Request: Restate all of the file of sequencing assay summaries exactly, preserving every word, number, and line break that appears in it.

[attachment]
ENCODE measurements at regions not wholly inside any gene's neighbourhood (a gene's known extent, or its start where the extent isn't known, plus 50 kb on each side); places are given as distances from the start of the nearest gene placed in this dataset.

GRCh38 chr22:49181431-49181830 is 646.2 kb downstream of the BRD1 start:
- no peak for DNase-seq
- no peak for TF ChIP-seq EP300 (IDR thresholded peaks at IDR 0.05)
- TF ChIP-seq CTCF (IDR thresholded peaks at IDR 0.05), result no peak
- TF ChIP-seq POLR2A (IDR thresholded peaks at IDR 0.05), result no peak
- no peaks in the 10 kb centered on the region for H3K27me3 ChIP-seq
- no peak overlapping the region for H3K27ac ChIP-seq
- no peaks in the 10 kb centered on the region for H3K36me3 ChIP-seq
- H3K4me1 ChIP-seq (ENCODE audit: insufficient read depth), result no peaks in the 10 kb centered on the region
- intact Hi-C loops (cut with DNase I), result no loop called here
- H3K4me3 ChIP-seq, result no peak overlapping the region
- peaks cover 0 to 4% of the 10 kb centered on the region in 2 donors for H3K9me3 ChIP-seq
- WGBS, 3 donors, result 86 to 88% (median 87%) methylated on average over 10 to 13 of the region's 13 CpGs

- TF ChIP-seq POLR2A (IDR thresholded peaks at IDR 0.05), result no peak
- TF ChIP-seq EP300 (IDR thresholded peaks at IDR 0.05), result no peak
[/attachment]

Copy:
ENCODE measurements at regions not wholly inside any gene's neighbourhood (a gene's known extent, or its start where the extent isn't known, plus 50 kb on each side); places are given as distances from the start of the nearest gene placed in this dataset.

GRCh38 chr22:49181431-49181830 is 646.2 kb downstream of the BRD1 start:
- no peak for DNase-seq
- no peak for TF ChIP-seq EP300 (IDR thresholded peaks at IDR 0.05)
- TF ChIP-seq CTCF (IDR thresholded peaks at IDR 0.05), result no peak
- TF ChIP-seq POLR2A (IDR thresholded peaks at IDR 0.05), result no peak
- no peaks in the 10 kb centered on the region for H3K27me3 ChIP-seq
- no peak overlapping the region for H3K27ac ChIP-seq
- no peaks in the 10 kb centered on the region for H3K36me3 ChIP-seq
- H3K4me1 ChIP-seq (ENCODE audit: insufficient read depth), result no peaks in the 10 kb centered on the region
- intact Hi-C loops (cut with DNase I), result no loop called here
- H3K4me3 ChIP-seq, result no peak overlapping the region
- peaks cover 0 to 4% of the 10 kb centered on the region in 2 donors for H3K9me3 ChIP-seq
- WGBS, 3 donors, result 86 to 88% (median 87%) methylated on average over 10 to 13 of the region's 13 CpGs

- TF ChIP-seq POLR2A (IDR thresholded peaks at IDR 0.05), result no peak
- TF ChIP-seq EP300 (IDR thresholded peaks at IDR 0.05), result no peak